Oil rises 2% on supply issues and fuel switch expectations

A view shows the Kozmino crude oil terminal on the shore of Nakhodka Bay near the port city of Nakhodka, Russia August 12, 2022. REUTERS/Tatiana Meel

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NEW YORK, Sept 14 (Reuters) – Oil rose around 2% on Wednesday, rebounding from lows a day earlier, as an international energy watchdog expects an increase in the passage of the gas to oil due to high prices this winter, although the outlook for demand remains bleak.

Brent crude futures rose $1.61 a barrel, or 1.8%, to $94.78 at 10:43 a.m. EDT (2:43 p.m. GMT). U.S. West Texas Intermediate crude gained $1.89, or 2.1%, to $89.20.

The International Energy Agency (IEA) expects the worsening economic slowdown and a faltering Chinese economy to cause global oil demand to come to a halt in the fourth quarter of the year. Read more

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However, the IEA also said it expects a widespread switch from gas to oil for heating purposes, saying it will average 700,000 barrels per day (bpd) from October 2022 to March 2023. , double the level of a year ago. This, combined with global expectations of weak supply growth, helped boost the market.

Observed global inventories fell by 25.6 million barrels in July, the IEA said.

U.S. inventories rose last week, once again boosted by ongoing releases from the Strategic Petroleum Reserve (SPR), according to the latest government data. Commercial stocks rose by 2.4 million barrels as 8.4 million barrels were released from the SPR, under a program due to end next month.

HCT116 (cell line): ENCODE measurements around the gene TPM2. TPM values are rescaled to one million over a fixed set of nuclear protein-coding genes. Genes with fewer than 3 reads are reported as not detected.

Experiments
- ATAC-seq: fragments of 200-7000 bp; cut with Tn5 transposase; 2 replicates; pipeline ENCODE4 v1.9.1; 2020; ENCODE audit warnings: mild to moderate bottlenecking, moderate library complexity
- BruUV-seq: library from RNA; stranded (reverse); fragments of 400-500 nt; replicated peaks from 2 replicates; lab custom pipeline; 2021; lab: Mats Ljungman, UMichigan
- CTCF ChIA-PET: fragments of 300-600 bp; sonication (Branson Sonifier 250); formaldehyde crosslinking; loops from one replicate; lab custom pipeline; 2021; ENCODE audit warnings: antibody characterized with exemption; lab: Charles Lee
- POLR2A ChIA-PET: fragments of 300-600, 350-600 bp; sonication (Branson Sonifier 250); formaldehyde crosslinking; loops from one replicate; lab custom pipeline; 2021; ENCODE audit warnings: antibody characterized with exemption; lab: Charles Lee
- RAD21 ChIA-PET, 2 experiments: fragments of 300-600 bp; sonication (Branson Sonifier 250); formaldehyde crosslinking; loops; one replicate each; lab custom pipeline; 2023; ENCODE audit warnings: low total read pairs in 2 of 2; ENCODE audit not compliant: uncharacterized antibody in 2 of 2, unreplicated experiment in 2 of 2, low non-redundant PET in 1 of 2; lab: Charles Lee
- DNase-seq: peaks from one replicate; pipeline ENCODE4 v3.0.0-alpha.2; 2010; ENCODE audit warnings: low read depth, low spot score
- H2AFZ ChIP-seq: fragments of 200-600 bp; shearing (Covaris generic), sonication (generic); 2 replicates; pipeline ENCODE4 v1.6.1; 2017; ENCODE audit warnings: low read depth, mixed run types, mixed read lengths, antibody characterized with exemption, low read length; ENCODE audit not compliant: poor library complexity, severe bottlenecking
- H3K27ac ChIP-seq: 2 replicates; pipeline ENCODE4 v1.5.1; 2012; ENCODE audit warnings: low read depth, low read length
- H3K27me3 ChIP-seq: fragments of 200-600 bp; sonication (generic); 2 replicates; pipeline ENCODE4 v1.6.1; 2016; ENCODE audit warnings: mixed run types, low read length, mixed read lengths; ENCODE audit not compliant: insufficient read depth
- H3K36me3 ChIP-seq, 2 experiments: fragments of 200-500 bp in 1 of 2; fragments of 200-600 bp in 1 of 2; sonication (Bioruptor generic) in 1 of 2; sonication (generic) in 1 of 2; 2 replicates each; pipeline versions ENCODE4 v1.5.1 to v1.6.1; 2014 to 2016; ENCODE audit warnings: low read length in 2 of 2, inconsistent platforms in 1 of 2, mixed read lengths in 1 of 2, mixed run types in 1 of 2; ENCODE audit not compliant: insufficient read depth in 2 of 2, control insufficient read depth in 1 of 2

“The raw number suggests that once we slow down the release of the Strategic Petroleum Reserve, we’re going to see substantial inventory reductions, which will keep oil high,” said Phil Flynn, an analyst at Price Futures Group in Chicago.

The Organization of the Petroleum Exporting Countries (OPEC) said on Tuesday that global oil demand in 2022 and 2023 will be stronger than expected, citing signs that major economies are doing better than expected despite challenges such as the surge. of inflation. Read more

The market had previously traded lower on demand concerns as global central banks continued to raise interest rates to curb inflation.

European Central Bank (ECB) Chief Economist Philip Lane reiterated the bank’s commitment to continue raising interest rates with a focus on inflation. Read more

Rising energy prices remain a “dominant driving force of inflation” in the eurozone, Lane said.

A warmer-than-expected U.S. inflation report on Tuesday also dashed hopes that the Federal Reserve could ease rate-tightening in the months ahead.

Fed officials are due to meet next Tuesday and Wednesday, with inflation well above the US central bank’s 2% target. Read more

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Reporting by David Gaffen; Additional reporting by Stephanie Kelly and Rowena Edwards; Editing by Marguerita Choy

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David Gaffen oversees a North American oil and gas writing and reporting team; he previously worked at The Wall Street Journal and TheStreet.com

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